CodeIgniter also supports “temp data”, with a specific expiration time. After the value expires, or the session is deleted, the session value is automatically removed. To mark an existing item as “tempdata”, simply pass its key and expiry time (in seconds!) to the mark_as_temp() method:
we have to use mark_as_tempdata() function. This function takes two argument items or items to be stored as tempdata and the expiration time for those items are as shown code below.
// 'item' will be erased after 360 seconds (6 minutes) $this->session->mark_as_temp('item', 360);
You can also pass an array to store multiple data. All the items stored below will be expired after 360 seconds.
// 'item' will be erased after 360 seconds (6 minutes) $this->session->mark_as_temp(array('item','item1'), 360);
You can also set different code expiration time for each item as shown below.
// 'item' will be erased after 360 seconds, while 'item2' // will do so after only 240 seconds $this->session->mark_as_temp(array( 'item'=>360, 'item2'=>240 ));
Or alternatively, using the set_tempdata() method:
$this->session->set_tempdata('item', 'value', 360);
Remove CodeIgniter Tempdata
CodeIgniter Tempdata session is evacuated naturally after its lapse time yet in the event that you need to expel CodeIgniter Tempdata session before that, then you can do as appeared beneath utilizing the unset_tempdata() function work, which takes one contention of the outcome to be expelled.
CodeIgniter Session Preferences
CodeIgniter will usually make everything work out of the box. However, Sessions data are a very sensitive component of any application, so some careful configuration must be done. Please take your time to consider all of the options and their effects.
If you want to change session driver and storage path or any more session settings. you'll find the following Session related preferences in your application/config/config.php file:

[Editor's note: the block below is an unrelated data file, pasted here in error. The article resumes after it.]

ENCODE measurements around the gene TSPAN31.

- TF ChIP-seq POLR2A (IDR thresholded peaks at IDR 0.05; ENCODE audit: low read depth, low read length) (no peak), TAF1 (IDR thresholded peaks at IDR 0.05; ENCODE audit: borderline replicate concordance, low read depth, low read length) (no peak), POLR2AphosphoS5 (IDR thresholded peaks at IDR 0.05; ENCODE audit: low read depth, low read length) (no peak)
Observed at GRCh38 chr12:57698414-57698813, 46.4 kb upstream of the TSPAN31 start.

Default session setting
$config['sess_driver'] = 'files'; $config['sess_cookie_name'] = 'ci_session'; $config['sess_expiration'] = 7200; $config['sess_save_path'] = null; $config['sess_match_ip'] = FALSE; $config['sess_time_to_update'] = 300; $config['sess_regenerate_destroy'] = FALSE;
The ‘database’ driver uses a relational database such as MySQL or PostgreSQL to store sessions
if you would like to use ‘tbl_sessions’ as your table name, you would do this:
$config['sess_driver'] = 'database'; $config['sess_save_path'] = 'tbl_sessions';
Database Table For MySQL :
CREATE TABLE IF NOT EXISTS `tbl_sessions` ( `id` varchar(128) NOT NULL, `ip_address` varchar(45) NOT NULL, `timestamp` int(10) unsigned DEFAULT 0 NOT NULL, `data` blob NOT NULL, KEY `ci_sessions_timestamp` (`timestamp`) );
Database Table For PostgreSQL:
CREATE TABLE "tbl_sessions" ( "id" varchar(128) NOT NULL, "ip_address" varchar(45) NOT NULL, "timestamp" bigint DEFAULT 0 NOT NULL, "data" text DEFAULT '' NOT NULL );
CREATE INDEX "ci_sessions_timestamp" ON "tbl_sessions" ("timestamp");
You will also need to add a PRIMARY KEY depending on your ‘sess_match_ip’ setting. The examples below work both on MySQL and PostgreSQL:
// When sess_match_ip = TRUE ALTER TABLE ci_sessions ADD PRIMARY KEY (id, ip_address); // When sess_match_ip = FALSE ALTER TABLE ci_sessions ADD PRIMARY KEY (id); // To drop a previously created primary key (use when changing the setting) ALTER TABLE ci_sessions DROP PRIMARY KEY;